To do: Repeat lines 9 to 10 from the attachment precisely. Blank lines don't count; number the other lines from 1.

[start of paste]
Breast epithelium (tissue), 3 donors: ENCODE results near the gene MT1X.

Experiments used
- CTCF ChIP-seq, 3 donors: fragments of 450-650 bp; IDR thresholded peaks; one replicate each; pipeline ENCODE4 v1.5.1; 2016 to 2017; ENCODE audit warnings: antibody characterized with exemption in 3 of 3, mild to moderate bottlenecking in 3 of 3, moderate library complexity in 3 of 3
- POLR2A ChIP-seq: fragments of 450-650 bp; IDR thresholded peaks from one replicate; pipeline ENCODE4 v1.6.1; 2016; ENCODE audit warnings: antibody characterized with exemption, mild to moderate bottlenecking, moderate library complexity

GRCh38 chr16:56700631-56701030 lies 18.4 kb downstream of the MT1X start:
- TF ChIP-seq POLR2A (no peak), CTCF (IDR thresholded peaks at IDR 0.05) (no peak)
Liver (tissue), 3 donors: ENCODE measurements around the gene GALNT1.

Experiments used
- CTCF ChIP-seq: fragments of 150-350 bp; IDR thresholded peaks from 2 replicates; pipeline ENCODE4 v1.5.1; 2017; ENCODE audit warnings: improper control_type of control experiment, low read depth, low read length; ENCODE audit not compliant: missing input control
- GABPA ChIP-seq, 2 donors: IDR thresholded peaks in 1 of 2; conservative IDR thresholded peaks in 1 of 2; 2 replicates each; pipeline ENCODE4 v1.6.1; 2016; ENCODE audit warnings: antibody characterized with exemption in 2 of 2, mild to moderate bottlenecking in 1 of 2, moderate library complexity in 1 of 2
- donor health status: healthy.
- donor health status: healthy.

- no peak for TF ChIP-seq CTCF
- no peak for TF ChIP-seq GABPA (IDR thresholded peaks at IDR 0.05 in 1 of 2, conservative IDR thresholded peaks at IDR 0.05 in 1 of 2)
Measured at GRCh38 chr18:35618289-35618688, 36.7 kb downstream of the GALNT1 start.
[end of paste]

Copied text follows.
- CTCF ChIP-seq: fragments of 150-350 bp; IDR thresholded peaks from 2 replicates; pipeline ENCODE4 v1.5.1; 2017; ENCODE audit warnings: improper control_type of control experiment, low read depth, low read length; ENCODE audit not compliant: missing input control
- GABPA ChIP-seq, 2 donors: IDR thresholded peaks in 1 of 2; conservative IDR thresholded peaks in 1 of 2; 2 replicates each; pipeline ENCODE4 v1.6.1; 2016; ENCODE audit warnings: antibody characterized with exemption in 2 of 2, mild to moderate bottlenecking in 1 of 2, moderate library complexity in 1 of 2